Justice

This Comic Offers a Simple, Beautiful Message on Cultural Identity

A new comic by artist Terry Blas highlights some of the unusual reactions people get for having a mixed-race background, and how those reactions can make mixed-race individuals question their identity.

Blas, a gay biracial Mormon man from Idaho, revealed in a comic for Fusion that the many layers of his identity brought him confusion at a young age. His religion told him that being gay is wrong, and people didn't know what to make of him because his father is white and his mother is Mexican.

Terry Blas Tumblr

Terry Blas Tumblr

Blas wrote that he received clarity from his post-high school experience in the Bronx, where he met two young gang members who were confused by his identity:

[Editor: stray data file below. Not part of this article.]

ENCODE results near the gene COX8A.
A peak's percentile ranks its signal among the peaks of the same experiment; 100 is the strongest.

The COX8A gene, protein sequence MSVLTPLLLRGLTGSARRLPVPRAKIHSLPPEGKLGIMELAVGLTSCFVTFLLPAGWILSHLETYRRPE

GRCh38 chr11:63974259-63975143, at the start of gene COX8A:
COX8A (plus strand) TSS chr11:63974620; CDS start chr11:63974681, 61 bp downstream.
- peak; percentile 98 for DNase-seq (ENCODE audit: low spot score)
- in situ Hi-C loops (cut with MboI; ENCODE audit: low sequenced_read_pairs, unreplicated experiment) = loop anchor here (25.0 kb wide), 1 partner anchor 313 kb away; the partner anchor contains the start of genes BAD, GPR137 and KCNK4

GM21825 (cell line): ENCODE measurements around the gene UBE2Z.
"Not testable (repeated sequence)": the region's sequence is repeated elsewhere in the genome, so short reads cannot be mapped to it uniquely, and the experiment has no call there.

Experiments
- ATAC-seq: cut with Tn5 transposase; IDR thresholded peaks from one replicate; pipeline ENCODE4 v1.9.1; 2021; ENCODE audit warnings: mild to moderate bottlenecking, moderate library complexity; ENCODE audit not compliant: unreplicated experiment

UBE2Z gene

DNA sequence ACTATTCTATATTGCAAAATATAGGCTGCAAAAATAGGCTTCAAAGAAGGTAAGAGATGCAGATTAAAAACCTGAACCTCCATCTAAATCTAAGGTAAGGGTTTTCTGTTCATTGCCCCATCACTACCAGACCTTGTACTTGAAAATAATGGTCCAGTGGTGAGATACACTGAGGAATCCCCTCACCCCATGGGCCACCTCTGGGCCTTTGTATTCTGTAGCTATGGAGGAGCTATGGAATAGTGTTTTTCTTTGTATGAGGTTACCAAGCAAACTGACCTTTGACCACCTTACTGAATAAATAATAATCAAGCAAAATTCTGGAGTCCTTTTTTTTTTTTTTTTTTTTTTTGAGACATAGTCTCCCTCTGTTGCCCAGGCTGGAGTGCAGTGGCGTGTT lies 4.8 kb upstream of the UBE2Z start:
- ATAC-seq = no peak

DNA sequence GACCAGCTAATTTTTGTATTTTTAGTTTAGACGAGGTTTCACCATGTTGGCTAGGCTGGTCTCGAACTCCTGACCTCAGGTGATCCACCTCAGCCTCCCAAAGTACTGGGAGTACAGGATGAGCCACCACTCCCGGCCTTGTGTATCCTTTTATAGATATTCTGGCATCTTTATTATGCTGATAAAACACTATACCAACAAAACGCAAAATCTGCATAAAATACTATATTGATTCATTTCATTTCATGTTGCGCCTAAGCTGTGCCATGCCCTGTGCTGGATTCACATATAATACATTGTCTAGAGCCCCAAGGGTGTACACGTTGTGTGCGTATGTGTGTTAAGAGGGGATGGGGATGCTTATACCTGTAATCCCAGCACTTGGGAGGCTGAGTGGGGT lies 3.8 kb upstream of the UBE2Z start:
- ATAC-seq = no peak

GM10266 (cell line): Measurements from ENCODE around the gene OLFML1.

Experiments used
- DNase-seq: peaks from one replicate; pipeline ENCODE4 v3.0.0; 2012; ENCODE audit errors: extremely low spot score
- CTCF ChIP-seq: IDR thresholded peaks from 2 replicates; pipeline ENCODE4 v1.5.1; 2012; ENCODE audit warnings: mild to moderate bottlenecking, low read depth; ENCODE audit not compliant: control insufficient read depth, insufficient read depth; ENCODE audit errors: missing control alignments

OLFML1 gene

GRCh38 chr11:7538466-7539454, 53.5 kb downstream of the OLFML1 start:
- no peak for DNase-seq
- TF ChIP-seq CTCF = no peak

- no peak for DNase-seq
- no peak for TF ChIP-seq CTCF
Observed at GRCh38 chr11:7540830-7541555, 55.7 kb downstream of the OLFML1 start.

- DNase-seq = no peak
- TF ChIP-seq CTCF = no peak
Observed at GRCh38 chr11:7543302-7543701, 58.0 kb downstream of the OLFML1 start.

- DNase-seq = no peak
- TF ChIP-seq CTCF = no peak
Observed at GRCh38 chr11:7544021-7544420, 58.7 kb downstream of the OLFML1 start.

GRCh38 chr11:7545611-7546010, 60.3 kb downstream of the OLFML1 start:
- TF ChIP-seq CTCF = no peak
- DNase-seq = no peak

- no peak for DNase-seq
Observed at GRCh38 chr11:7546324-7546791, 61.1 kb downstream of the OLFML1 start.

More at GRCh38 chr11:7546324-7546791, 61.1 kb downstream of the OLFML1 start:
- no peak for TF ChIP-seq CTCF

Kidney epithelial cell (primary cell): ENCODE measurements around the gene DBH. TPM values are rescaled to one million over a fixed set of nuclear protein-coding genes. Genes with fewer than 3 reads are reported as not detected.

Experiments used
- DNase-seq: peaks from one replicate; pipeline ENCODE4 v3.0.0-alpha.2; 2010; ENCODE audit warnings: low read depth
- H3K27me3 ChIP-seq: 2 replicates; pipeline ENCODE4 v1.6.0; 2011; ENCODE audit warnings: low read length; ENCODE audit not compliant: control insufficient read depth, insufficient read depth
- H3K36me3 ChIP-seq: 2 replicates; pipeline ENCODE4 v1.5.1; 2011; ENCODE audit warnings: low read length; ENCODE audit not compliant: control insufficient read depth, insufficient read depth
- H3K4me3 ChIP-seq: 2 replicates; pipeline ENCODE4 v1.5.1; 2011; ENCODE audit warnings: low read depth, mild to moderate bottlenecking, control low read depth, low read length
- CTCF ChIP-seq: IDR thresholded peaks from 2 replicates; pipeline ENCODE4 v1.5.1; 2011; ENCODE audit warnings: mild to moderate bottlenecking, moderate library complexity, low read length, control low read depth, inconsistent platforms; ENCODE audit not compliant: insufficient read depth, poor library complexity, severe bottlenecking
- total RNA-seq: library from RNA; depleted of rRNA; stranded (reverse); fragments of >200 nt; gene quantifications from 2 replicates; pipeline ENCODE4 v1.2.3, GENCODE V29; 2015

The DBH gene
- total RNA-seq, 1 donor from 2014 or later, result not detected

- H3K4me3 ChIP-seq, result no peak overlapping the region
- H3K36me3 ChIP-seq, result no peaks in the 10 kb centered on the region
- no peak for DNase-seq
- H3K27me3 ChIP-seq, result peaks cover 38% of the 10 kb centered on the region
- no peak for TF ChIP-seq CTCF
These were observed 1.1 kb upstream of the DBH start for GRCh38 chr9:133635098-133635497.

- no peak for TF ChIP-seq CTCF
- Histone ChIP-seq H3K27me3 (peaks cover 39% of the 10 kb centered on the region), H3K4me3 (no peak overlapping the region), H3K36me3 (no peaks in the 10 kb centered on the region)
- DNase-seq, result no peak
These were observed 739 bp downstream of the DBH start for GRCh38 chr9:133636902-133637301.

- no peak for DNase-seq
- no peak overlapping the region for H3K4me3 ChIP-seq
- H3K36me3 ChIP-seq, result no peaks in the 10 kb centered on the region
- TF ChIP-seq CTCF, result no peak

Terry Blas Tumblr

Blas wrote that one of the male gang members decided to call him "Ghetto Swirl," saying his mixed race background was like a mix of soft-serve.

Terry Blas

This was a defining moment for Blas, empowering him to to say he is both white and Mexican.

Terry Blas

ATTN: writer Danielle DeCourcey has written about experiencing similar identity crises as a black woman with an Irish-Catholic father. DeCourcey wrote that many people look surprised when they meet her father, who is white, and people have long asked if she's adopted. California native Kiran Permaul spoke to DeCourcey about the need to quit defining people of mixed-race backgrounds as one race or another.

“One of the hardest things I find, is that in America, rarely are you perceived as bi-racial at all,” Permaul said. “You are one, or you are the other, no matter what community you come from, you are not perceived as both.”

The Pew Research Center revealed last year that mixed-race individuals in the U.S. are growing three times faster than the rest of the country, and that 60 percent of mixed race people are proud of their background. Fifty-nine percent of mixed-race people surveyed said it made them more open to other cultures.

Check out Blas' full comic over at Fusion.